Go try to pre qualify to see what you can buy and how much deposit you need.

Almost always all interest paying debt should be paid off first before investing in TSFA.

Good luck
Banned
Jun 1, 2017
513 posts
470 upvotes
If the price is keeping rising like now, you would not be able to buy any more or you have to pay much more.
Member
Jun 1, 2019
251 posts
334 upvotes
jconstantine wrote:
b) I am looking for a house, not a condo or a townhouse because I want to avoid the maintenance fee, and I am planning to spend between 300k and 350k, and I am looking to buy in Brantford or St. Catherine or the areas around them.
Under 350K in Niagara, for a house, will only get you a very small fixer-upper, and you will likely be competing in multiple offers.
Full Service Realtor
Niagara / Hamilton-Burlington
Sr. Member
May 31, 2017
550 posts
787 upvotes
Keep renting and figure out how to maximize the returns on your TFSA...pay off other debt. Keep investing 15% towards retirement...maybe 20% if you want to rent in retirement instead of buy. Be wary of any mortgage that goes to 35% of your income...unless you have a bunch of anticipated income growth I think that's a level that could leave you house rich and cash poor even with all other debt paid off. I'd love to see how someone breaks down a 35% of income mortgage budget on a $50K income...hope you enjoy reading at the library for entertainment, have a bus pass and enjoy eating lots of noodles for dinner.
[OP]
Newbie
Jul 11, 2020
2 posts
1 upvote
Hi all,

Thank you very much for your answers, I really appreciate it, this is a great community.

From your answers, I can say:

1) I don't have 60k, but 60k minus the 13k of the CC and minus the car ( so 47k - car)

2) For the car, I have 3 options :

a) buy a really cheap car ( I have done that, I am still regretting it)
b) looking for a good used car 9-10 k (Toyota , Madza etc)
c) waiting until I buy the house

3) for the house:
There are some good houses, around 1,000 Sqft, 3 rooms + 1 bath, and backyard for 310K, and I understand is not a super duper batcave, but much better than renting.
3a) how can I calculate the price of the property tax and heating cost?

-----------

4)And....the 1M dollar question: ( please fetch your crystal ball)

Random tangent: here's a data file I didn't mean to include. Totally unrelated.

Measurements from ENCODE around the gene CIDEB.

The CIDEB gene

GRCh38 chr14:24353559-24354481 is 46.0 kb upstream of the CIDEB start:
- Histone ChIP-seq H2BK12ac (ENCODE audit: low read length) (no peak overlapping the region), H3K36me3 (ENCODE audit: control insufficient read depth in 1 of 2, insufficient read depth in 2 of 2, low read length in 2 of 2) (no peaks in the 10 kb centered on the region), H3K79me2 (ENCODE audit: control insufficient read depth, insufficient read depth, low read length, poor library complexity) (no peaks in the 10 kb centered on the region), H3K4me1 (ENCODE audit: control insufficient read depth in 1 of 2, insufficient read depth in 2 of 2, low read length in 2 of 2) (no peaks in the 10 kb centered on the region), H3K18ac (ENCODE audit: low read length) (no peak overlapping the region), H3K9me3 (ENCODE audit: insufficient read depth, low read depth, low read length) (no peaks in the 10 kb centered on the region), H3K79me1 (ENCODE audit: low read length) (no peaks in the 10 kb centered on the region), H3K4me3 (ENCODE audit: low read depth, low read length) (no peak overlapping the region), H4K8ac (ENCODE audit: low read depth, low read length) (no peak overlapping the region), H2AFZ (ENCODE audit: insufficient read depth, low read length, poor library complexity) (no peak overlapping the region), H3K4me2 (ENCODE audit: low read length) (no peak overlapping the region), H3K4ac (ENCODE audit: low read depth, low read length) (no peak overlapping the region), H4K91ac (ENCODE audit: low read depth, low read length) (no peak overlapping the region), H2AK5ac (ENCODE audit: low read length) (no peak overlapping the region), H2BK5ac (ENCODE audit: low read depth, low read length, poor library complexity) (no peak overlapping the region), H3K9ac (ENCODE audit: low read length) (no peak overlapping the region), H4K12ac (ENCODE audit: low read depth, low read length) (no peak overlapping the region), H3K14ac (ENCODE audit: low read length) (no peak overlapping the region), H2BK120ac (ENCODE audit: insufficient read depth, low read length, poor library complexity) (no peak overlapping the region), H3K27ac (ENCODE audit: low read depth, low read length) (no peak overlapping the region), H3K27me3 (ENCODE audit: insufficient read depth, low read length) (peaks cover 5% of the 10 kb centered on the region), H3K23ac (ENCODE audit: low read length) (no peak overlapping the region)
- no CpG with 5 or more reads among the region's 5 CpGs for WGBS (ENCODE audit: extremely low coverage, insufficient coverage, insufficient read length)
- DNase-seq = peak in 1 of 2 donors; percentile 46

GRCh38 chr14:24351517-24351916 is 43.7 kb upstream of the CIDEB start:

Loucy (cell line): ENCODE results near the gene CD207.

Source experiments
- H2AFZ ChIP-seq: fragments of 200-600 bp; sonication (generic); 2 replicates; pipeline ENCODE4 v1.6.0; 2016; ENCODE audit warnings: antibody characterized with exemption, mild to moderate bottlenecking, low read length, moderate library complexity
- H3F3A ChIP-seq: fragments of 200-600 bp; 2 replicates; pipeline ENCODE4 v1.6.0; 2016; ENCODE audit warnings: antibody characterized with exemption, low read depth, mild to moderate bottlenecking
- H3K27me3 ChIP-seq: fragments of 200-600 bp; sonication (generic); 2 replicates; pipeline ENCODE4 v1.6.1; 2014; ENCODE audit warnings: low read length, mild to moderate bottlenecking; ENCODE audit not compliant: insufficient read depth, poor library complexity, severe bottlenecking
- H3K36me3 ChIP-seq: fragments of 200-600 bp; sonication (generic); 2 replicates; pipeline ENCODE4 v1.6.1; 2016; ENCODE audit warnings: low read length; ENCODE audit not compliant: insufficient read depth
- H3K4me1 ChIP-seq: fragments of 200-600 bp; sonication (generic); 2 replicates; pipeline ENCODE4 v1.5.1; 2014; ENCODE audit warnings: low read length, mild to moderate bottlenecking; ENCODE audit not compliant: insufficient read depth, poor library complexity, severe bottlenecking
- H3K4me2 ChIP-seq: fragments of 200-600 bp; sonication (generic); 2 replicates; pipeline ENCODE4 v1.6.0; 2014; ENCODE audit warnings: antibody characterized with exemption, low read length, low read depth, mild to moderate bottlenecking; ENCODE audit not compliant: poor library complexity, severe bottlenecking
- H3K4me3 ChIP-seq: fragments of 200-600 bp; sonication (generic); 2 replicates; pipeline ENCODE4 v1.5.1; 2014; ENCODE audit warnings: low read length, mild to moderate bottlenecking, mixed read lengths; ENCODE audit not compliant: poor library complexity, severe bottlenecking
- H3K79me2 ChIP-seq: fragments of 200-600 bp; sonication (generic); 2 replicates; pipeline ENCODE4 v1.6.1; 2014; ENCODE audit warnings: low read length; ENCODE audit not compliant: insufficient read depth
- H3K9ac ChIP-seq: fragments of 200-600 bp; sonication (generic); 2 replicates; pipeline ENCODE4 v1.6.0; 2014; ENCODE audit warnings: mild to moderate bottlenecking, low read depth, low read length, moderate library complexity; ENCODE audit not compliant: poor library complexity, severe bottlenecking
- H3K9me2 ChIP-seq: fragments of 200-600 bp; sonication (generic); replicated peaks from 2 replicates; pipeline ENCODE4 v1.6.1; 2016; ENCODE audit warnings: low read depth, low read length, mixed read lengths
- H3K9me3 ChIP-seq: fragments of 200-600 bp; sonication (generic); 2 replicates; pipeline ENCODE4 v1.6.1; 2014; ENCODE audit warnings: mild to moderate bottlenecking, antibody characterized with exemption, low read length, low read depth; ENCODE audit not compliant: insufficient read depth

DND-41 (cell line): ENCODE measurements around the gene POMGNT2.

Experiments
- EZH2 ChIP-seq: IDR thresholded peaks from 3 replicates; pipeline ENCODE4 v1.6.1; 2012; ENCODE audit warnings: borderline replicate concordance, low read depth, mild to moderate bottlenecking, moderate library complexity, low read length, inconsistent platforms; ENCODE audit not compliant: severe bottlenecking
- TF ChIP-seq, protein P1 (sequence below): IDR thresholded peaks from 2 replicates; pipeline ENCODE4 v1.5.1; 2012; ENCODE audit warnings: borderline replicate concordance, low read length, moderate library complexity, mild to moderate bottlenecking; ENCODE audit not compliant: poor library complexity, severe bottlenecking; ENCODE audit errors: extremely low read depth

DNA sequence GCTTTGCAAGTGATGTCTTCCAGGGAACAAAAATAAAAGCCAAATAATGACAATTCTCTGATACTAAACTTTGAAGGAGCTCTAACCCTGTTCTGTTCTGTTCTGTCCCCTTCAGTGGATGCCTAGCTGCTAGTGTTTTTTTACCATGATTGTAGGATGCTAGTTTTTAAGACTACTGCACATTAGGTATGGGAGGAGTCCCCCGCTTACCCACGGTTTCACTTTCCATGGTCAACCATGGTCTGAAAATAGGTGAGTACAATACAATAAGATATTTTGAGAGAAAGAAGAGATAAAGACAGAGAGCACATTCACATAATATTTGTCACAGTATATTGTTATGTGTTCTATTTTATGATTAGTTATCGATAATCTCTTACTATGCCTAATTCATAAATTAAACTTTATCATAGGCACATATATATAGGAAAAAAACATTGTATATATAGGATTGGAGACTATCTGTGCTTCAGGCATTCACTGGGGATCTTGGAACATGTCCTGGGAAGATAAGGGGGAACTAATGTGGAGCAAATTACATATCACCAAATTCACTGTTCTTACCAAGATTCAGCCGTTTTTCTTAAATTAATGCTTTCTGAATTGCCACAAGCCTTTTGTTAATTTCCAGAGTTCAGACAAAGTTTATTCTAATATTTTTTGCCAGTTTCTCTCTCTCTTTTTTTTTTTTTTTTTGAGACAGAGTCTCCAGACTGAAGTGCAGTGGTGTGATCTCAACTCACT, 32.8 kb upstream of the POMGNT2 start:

How will be the market between now and , lets say the end of the year? When the CERB and the other federal stimulus will be gone?

Lots of people haven't experienced any issue with the Covid-19, and they just moved from the office to their home and still got their 75K, 120K, 200K + some of them actually, having the money to buy houses and start renting them, and making a good profit.

Meanwhile people lost their jobs, and maybe they can't afford their mortgage, and with a second wave, everything will be uncertain.

In my case, I am lucky to still have a job, even without the commission, hoping things will improve .

What is the silver lining ? I will be consumer debt free before even applying for a mortgage. As for the car I don't know right now. I'm just afraid that if I wait too much, the price of the houses will skyrocket and it will be unaffordable for me to buy a house.
Deal Fanatic
Jan 15, 2017
5232 posts
5273 upvotes
Ottawa
jconstantine wrote:
3a) how can I calculate the price of the property tax and heating cost?
....
Go the web page of the city you are hoping to live in and look under taxes and you will find the property tax rate. For Brantford (https://www.brantford.ca/en/living-here ... -Rates.pdf), the property tax rate for residential is 1.302477%. This means on a $310K house purchase you can expect an annual property tax bill of about $310,000 x 0.01302477 = $4037 or $336 a month. Heat depends on location and size of home - at 1000 sq feet estimate about $100 a month.
Deal Addict
May 13, 2015
1295 posts
1728 upvotes
Dartmouth, NS
I think that housing prices are going to come down across most of Canada, so I would wait to buy... especially in Ontario.

Also, have you considered contributing to your RRSP? Put some money in, get a tax refund, and then pull the money out with the home buyers plan for your down payment.

With everything happening with COVID... you might want to be more mobile and flexible. Who knows what's going to happen next. I wouldn't tie yourself to a house if you don't have to. Rent, save, and re-evaluate in a year or two.
Newbie
Jun 23, 2020
2 posts
4 upvotes
Check your RRSP contribution limit for 2019 tax year on you Notice of Assessment and put in a RRSP account. You can withdraw up to $35,000 tax free under the home buyers plan. You will also get a tax credit for your contributions when filing 2020 tax returns.

Get a good mortgage advisor and go through the pre approval process. They help determine how much mortgage you can get based on your pay and debt history. Constantly check realtor.ca to get better understanding of the area you want to buy in.

Nobody knows how the housing market will fair in the next six months to one year.

Wish you the best.